This book barely made it to three stars with me and did only because of the classic status the book has. I read this once I found out it was the (very loose I would say) basis for the Day the Earth Stood Still. It barely resembles that classic movie and, in this instance, I would have to say the movie was better than the book. It is rare that I say this but in this case it is true in my opinion (and only the classic movie, not the remake with Keanu Reeves thank you).
Seth Kenlon
This story is the basis for one of my favourite movies, The Day the Earth Stood Still, and while it's a LOT different, it's very very good. I think of it in the same way that I compare Do Androids Dream of Electric Sheep and BladeRunner; both claim to be from the same source, but they're completely different and are best thought of as independent works. So it's worth a read whether or not you ever saw the film.
This is a short story, and it's now available only as an ebook. I don't care for science fiction as a rule, but I really enjoyed this one. I've seen the movie based on it, The Day the Earth Stood Still, and I was told the story had a twist. It certainly did, and I never saw it coming. The film is a classic, but I wonder how it would have fared if it had been closer to Bates' story. Well worth the .99 I paid.
Having seen both versions of the movie "The Day the Earth Stood Still", I was very interested to read the story which inspired the movies. To be honest, the story puts the movies to shame. I've noticed that it has also been published in a book of stories which have been made into major motion pictures, but I didn't read it there. I read it on the internet at the url mentioned with the book.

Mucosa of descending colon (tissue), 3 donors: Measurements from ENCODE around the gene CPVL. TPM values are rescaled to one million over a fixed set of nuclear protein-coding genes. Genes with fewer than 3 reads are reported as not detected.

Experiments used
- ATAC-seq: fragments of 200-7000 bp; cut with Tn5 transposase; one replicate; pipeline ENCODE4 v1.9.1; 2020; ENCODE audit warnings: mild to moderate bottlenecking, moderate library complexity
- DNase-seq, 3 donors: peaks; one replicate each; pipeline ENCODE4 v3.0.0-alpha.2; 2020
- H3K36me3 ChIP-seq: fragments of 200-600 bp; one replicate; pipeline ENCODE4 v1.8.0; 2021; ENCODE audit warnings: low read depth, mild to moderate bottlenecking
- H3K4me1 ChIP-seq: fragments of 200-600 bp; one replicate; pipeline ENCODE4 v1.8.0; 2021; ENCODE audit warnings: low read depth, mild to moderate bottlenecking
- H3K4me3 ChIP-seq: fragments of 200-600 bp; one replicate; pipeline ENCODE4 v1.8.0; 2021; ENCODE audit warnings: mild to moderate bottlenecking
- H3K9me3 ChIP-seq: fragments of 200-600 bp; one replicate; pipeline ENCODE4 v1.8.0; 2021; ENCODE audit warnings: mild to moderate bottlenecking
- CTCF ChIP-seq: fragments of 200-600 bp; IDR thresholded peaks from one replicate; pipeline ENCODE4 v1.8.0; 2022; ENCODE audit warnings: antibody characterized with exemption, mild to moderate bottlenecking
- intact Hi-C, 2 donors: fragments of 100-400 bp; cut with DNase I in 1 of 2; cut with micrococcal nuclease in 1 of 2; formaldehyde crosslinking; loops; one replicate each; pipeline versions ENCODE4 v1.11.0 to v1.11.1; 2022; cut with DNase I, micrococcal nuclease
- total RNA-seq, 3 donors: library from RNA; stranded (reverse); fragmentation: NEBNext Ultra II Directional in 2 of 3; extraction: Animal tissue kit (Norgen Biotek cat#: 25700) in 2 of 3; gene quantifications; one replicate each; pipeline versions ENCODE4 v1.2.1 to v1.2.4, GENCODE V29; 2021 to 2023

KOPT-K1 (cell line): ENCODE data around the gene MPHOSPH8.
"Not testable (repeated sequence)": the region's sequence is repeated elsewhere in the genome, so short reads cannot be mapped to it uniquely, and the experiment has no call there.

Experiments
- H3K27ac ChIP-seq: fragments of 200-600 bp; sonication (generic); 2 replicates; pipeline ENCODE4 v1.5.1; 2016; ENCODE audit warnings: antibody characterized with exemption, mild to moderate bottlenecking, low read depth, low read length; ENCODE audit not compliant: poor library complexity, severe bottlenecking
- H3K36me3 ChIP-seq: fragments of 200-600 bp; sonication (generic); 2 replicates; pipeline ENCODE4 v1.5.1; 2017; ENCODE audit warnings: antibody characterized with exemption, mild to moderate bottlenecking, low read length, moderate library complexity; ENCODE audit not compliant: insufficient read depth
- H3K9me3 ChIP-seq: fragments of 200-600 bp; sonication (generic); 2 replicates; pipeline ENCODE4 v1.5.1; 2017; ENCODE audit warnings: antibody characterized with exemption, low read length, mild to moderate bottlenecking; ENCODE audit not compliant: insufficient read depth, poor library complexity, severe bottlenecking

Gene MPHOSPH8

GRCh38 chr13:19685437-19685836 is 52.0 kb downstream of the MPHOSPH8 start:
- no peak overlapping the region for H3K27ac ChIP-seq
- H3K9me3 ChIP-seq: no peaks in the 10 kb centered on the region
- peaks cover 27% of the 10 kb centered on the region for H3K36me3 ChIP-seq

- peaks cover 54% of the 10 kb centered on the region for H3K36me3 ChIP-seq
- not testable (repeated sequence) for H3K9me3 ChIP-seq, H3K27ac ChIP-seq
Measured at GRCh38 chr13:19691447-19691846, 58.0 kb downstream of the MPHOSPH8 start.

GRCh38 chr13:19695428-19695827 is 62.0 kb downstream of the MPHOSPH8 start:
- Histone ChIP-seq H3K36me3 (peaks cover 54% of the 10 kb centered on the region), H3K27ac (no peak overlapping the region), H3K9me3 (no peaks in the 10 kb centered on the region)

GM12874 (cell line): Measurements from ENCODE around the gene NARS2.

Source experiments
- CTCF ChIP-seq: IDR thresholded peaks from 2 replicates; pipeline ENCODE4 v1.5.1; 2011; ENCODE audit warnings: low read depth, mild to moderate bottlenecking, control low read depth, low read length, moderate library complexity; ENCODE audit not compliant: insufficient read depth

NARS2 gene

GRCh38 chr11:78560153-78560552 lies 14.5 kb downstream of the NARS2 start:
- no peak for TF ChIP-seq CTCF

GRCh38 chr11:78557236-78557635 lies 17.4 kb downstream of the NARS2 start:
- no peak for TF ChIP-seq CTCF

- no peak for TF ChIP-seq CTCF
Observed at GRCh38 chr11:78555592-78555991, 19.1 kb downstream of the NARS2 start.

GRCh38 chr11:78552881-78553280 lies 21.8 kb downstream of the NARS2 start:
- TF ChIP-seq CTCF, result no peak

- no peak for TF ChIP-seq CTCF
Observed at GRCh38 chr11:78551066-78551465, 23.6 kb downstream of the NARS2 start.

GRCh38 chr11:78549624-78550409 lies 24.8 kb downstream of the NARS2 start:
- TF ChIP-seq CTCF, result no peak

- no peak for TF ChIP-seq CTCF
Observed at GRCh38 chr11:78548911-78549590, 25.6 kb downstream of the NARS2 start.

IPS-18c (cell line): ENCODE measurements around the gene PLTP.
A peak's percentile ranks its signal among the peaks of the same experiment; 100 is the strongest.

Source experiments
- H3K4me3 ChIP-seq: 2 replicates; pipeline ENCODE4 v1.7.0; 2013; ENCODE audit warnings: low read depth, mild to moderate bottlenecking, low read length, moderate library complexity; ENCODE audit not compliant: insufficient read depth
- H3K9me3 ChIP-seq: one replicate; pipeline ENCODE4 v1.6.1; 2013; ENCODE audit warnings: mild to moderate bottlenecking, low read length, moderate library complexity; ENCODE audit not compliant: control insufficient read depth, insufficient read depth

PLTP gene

Great story if you keep in mind that it was written in 1940. I was intrigued to read it because of the 1951 movie it inspired however, after reading it, I realized the movie went into a completely different direction. So I suggest an open mind and not to expect the same story as the movie. I thought the story's ending was a bit more shocking than the movie's moral-lesson ending.
Take Me To Your Reader
The story that inspired a sci-fi classic, and a less classic remake. We at the Take Me To Your Reader reviewed the book and films: listen in here!
Christopher Laughlin
This is the short story upon which "The Day the Earth Stood Still" is based; it is not as excellent as the 1951 version, but it is better than the remake. The "twist" at the end is not surprising, but the story is OK.
Very good, but I am a big fan of TDTESS (the original, not the execrable Reeves remake). Quite different from the film, none the less an interesting read.
The original tale of the tragic visit to Earth by Klaatu, an emissary from space. Adapted into the 1951 film, “The Day the Earth Stood Still.”
Hunter Johnson
Farewell to Master, by Harry Bates. The short story that was the basis for The Day the Earth Stood Still.
Vince Cipriano
A very compelling read which was the basis for Edward H. North's screenplay for "The Day The Earth Stood Still" (1951).
Short and sweet. Neat but there was a lot of meat left on those bones.
Nov 29, 2010 Tyrran marked it as to-read
Shelves: to-obtain
I'm currently foraging through second-hand book stores trying to find this one.
Scott Weeks
Interesting concepts, and suspenseful, but not a great payoff.
Rhian Davies
Surprising story. The film bore no resemblance to this at all.
Heather marked it as to-read
Nov 20, 2015